PipeChat Digest #4747 - Wednesday, September 8, 2004
What is happening to today's church
  by <Joshwwhite@aol.com>
What is happening to today's church (part II)
  by <Joshwwhite@aol.com>
RE: Pet Peaves O'mine, pronunciations etc
  by "Will Light" <will.light@btinternet.com>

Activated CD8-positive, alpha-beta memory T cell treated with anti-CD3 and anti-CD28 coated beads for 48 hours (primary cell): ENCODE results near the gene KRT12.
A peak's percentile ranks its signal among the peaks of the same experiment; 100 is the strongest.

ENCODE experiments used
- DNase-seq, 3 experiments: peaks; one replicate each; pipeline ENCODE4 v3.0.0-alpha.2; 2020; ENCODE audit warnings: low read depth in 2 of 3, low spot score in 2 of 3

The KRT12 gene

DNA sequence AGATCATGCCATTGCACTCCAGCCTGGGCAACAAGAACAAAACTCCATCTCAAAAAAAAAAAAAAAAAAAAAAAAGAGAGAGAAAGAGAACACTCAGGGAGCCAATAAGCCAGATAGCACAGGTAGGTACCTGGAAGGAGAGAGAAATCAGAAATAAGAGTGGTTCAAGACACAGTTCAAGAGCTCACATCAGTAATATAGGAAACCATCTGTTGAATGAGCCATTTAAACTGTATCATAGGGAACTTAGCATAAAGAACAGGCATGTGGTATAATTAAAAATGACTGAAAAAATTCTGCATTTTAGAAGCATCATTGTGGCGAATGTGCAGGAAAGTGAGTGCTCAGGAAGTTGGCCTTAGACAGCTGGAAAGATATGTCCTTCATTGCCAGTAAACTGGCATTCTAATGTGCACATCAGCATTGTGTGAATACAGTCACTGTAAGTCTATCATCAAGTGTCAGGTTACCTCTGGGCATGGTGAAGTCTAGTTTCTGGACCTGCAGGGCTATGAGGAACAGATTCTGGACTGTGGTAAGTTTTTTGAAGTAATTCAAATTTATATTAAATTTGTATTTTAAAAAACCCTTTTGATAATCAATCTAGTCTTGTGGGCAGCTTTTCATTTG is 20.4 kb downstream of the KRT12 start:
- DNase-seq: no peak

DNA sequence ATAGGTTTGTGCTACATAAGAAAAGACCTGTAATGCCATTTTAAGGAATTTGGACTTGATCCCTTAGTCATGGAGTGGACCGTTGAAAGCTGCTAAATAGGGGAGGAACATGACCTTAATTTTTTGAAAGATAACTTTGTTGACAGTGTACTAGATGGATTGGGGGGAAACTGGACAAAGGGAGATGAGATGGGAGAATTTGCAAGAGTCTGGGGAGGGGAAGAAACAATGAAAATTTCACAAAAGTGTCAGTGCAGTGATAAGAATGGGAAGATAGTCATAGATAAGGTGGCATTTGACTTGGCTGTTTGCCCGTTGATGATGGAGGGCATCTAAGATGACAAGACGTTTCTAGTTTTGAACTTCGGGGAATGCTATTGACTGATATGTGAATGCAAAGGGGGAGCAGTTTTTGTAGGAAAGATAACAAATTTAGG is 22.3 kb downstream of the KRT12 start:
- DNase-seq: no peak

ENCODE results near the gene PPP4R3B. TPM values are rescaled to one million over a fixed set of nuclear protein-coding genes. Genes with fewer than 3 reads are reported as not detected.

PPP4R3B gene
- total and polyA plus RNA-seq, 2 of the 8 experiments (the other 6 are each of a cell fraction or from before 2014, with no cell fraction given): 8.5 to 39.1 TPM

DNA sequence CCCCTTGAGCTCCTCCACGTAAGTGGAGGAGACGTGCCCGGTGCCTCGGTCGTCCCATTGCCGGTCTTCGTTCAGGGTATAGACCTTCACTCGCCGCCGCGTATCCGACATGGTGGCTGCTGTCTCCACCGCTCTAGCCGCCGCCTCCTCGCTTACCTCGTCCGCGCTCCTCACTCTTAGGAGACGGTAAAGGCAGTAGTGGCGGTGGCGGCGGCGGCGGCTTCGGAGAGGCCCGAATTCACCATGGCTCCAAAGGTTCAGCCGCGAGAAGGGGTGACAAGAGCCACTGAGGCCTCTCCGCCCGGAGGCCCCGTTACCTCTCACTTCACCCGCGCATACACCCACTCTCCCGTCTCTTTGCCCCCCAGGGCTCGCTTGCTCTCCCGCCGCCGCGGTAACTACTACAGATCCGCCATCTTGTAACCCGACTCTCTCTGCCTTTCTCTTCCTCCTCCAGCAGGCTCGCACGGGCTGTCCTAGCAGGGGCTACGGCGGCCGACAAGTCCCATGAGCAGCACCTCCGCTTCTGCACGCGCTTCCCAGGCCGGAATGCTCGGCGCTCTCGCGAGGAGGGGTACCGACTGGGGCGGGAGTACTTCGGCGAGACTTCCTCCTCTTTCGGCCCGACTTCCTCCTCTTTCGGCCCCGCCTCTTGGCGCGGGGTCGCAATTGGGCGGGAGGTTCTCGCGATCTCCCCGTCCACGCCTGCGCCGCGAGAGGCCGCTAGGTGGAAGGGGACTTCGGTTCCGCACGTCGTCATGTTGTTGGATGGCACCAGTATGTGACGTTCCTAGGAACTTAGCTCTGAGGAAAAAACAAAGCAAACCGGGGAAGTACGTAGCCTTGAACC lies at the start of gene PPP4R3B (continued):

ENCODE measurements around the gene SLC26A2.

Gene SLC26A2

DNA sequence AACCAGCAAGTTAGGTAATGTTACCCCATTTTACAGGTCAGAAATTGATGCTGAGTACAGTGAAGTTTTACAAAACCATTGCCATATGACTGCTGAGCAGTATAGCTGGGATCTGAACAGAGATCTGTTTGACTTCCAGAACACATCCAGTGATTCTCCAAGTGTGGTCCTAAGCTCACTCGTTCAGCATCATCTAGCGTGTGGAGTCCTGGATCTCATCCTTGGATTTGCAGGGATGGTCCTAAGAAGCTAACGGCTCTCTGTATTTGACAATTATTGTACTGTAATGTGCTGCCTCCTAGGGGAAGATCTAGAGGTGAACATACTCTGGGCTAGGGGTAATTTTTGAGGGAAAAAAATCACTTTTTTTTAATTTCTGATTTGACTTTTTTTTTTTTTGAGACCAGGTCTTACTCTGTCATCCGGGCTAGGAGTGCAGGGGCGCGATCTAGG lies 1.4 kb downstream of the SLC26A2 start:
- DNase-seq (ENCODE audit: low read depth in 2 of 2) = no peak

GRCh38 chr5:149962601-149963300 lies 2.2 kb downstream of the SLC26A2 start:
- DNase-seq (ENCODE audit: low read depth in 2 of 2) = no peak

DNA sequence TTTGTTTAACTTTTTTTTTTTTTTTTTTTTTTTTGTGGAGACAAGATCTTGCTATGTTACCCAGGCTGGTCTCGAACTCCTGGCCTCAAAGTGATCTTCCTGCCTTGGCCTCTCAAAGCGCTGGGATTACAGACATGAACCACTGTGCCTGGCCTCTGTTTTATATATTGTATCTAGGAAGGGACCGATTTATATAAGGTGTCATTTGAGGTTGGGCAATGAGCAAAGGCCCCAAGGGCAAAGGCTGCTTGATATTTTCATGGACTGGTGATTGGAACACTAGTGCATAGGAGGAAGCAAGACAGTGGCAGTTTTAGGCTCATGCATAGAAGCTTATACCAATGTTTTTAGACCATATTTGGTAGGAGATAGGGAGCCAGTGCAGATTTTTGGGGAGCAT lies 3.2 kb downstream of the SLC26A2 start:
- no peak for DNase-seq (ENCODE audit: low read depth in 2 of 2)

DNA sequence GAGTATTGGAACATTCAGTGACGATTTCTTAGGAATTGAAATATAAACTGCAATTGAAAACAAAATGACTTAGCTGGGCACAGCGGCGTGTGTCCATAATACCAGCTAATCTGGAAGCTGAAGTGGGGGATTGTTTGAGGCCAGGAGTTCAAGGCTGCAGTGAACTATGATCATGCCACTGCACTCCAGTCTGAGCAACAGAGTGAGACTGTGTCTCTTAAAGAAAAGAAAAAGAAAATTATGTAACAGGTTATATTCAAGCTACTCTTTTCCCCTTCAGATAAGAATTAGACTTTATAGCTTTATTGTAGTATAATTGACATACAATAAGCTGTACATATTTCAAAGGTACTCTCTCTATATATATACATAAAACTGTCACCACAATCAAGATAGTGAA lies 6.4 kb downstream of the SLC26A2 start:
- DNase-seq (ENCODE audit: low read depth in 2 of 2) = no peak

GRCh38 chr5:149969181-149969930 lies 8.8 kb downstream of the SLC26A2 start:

(back) Subject: What is happening to today's church From: <Joshwwhite@aol.com> Date: Wed, 8 Sep 2004 02:46:44 EDT   Andy makes an interesting point here, and a possibility of a new topic. It seems that today's society is based on getting everything as fast = as possible. Say a young church thinks they need a new sanctuary. They have learned there is nothing better than fast and inexpensive, so they buy a cheap = box of a building-void of anything beautiful or traditional. It is fast, and affordable. Immediate gratification. God forbid they spend any money on = stained glass windows, they might have to wait for them to be made-and besides = having no windows at all is cheaper. Fast, and cheap. The same church needs a new =   organ, so they go with the same. Fast, and affordable. Or better yet, = buy a couple of guitars to go with their $20,000 sound system (people ARE = willing to spend money on that)! That way, there doesn't have to be any money spent = on professional musicians, AND no one has to spend any time learning any = music as chord charts are the way to go. Again, fast and affordable. I know this seems rather far fetched, and one sided, but this does = seem to be the newest trend. And I am afraid for the future of our churches, particularly the music programs. Through television, or music, or advertising-somehow we have it in our heads that immediate, as well as = inexpensive is the only way to go. Along with that, is the fact that today's generation, particularly the one's who inherit large amounts of money from their = families, are not giving money, nor are they tithing what their parents gave. This contributes to the churches need for fast and affordable. Our beautiful church was proudly built and paid for by our gracious parents and grandparents. They didn't spare any expense when they built = our new church in the 1960s, nor did their parents spare any expense when they = built the impressive old church in 1920. However, the money, like in many = other churches, may not be so prevalent in the next 30 years. Much of it is = moving out, or being spent by today's generation. It seems like people my age = (Gen. X), and younger are losing their sense of pride, and stewardship in their =   churches. I fear the worst for the future of my church, and churches all = over the country. I am glad that we are preparing for the future by starting = a new organ project now, and aggressively pursuing new donations for our foundation program. Getting to the point, the church from the first paragraph is not = really saving any money. In 15-20 years, their cheap, fast building will need replacing, and so will the organ. When, if they had followed in the = footsteps of a past generation, could have saved money if they had put time and care = into creating a graceful worship center that would have lasted for = generations. The same goes for the organ. It is a shame, but I see it all around me. = My High School had many, many portable buildings. Cheap, fast replacements = of what could have been a nice addition to the main building. The same = school has been forced to sell all of their acoustic pianos due to "storage" = problems. The large 1969 Baldwin stage grand that I grew up playing (which was = given to the school new in 1969, by a wonderful old lady who coincidentally = died not too long ago) sold last month for $900 at an auction. But they are satisfied with their cheap, fast replacement keyboards. The same thing = seems to have caught on with new housing. A lot of new houses have gotten so = cheap, and so fast that they lack any sort of character or detail. I hope this is not a continuing trend, and things will change. And = I also know that this is not true in all churches, or all areas of the = country. But this seems to be the same reason churches do not purchase pipe = organs. Will there come a time when concert pianists are willing to play concerts = on a Yamaha Clavinova? Just my thoughts, Josh White a message dated 9/7/2004 10:30:52 PM Central Standard Time, andy@ablorgans.com writes:   Admittedly, the electronic has the advantage of taking up less space, of costing less initially, probably taking less time for delivery (by the = way I think this is another major reason people go with electronics), and the = fact that its hard to predict if you'll even be in the same sanctuary in 20 Years. So its certainly not cut and dry. I'm just not sure the price advantage of electronics is quite as huge as some think, in the long run.   Andy